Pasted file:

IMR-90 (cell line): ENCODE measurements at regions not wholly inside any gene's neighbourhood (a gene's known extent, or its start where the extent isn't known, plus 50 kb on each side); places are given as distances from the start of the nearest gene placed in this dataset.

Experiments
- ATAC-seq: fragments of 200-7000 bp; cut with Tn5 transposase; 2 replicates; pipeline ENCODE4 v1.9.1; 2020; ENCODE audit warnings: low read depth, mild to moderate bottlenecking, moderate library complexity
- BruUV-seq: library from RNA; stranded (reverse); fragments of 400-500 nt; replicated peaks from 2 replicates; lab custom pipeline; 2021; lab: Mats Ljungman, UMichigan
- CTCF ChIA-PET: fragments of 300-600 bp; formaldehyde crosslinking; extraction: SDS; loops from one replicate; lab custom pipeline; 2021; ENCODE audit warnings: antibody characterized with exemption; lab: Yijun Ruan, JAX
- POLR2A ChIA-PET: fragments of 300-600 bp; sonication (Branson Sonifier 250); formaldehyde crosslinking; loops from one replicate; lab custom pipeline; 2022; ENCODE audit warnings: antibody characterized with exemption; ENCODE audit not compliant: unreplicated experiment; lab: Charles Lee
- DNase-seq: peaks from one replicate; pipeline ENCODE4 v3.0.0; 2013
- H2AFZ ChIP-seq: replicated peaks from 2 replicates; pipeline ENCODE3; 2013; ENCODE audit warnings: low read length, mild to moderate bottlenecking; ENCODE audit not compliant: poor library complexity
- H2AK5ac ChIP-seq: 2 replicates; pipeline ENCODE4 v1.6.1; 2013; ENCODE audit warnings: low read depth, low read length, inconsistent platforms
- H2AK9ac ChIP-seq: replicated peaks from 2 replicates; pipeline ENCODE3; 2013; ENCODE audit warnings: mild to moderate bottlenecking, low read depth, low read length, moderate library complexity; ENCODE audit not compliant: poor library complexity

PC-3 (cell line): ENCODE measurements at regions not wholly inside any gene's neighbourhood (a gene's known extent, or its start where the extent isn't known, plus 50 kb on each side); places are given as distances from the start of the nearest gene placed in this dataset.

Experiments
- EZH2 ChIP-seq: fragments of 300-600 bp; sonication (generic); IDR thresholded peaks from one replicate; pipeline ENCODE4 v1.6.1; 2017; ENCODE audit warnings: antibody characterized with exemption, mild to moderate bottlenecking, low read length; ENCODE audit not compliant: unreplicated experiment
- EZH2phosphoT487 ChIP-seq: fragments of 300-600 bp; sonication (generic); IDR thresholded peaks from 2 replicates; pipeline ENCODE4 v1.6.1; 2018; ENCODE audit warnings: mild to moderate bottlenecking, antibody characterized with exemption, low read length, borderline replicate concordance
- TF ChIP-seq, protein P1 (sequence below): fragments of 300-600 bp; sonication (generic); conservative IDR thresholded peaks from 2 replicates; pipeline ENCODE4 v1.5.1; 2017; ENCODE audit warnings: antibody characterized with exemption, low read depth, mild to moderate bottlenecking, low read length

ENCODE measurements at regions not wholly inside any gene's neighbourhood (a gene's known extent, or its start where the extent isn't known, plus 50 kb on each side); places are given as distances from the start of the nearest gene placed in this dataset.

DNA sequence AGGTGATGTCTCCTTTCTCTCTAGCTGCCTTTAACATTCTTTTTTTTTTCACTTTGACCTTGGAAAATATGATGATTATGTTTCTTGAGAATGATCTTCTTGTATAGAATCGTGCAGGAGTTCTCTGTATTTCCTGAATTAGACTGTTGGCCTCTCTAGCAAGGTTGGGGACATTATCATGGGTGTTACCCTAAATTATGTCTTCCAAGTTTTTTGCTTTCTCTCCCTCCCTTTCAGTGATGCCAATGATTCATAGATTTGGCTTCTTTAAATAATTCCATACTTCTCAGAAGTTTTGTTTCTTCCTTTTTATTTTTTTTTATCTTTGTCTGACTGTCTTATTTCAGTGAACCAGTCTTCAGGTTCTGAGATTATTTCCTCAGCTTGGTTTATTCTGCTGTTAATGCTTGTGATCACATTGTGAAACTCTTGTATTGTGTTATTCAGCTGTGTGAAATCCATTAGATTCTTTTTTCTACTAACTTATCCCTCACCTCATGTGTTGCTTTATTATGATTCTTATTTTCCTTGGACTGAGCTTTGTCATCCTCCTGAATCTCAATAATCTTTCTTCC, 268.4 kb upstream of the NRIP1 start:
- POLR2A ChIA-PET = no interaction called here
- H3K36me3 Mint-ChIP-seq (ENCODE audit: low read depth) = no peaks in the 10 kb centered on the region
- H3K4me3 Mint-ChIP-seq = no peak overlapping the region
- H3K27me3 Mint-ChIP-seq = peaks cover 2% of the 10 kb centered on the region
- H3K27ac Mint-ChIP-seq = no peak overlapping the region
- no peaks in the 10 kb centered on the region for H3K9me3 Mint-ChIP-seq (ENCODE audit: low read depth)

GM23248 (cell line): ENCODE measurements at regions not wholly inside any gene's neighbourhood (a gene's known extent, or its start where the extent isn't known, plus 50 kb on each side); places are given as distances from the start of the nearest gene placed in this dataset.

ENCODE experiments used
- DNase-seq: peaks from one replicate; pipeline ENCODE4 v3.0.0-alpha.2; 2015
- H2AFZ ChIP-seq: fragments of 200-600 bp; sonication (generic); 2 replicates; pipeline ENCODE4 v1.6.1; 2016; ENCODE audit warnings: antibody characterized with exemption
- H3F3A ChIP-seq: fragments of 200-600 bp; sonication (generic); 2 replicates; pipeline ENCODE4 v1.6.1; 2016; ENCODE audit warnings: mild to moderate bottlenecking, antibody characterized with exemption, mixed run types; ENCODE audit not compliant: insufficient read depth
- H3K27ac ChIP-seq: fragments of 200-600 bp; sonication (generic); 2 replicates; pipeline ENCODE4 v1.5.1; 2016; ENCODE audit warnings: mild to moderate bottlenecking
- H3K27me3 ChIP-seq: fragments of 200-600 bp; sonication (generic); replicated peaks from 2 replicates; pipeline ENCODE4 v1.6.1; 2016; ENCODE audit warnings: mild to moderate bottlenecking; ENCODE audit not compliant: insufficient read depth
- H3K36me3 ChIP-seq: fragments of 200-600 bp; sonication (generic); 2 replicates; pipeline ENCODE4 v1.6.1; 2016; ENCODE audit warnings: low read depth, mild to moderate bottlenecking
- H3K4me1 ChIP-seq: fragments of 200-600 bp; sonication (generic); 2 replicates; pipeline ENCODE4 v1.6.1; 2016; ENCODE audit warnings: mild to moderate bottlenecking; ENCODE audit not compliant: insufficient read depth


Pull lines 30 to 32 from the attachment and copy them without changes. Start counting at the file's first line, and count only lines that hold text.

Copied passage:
- H3K27me3 ChIP-seq: fragments of 200-600 bp; sonication (generic); replicated peaks from 2 replicates; pipeline ENCODE4 v1.6.1; 2016; ENCODE audit warnings: mild to moderate bottlenecking; ENCODE audit not compliant: insufficient read depth
- H3K36me3 ChIP-seq: fragments of 200-600 bp; sonication (generic); 2 replicates; pipeline ENCODE4 v1.6.1; 2016; ENCODE audit warnings: low read depth, mild to moderate bottlenecking
- H3K4me1 ChIP-seq: fragments of 200-600 bp; sonication (generic); 2 replicates; pipeline ENCODE4 v1.6.1; 2016; ENCODE audit warnings: mild to moderate bottlenecking; ENCODE audit not compliant: insufficient read depth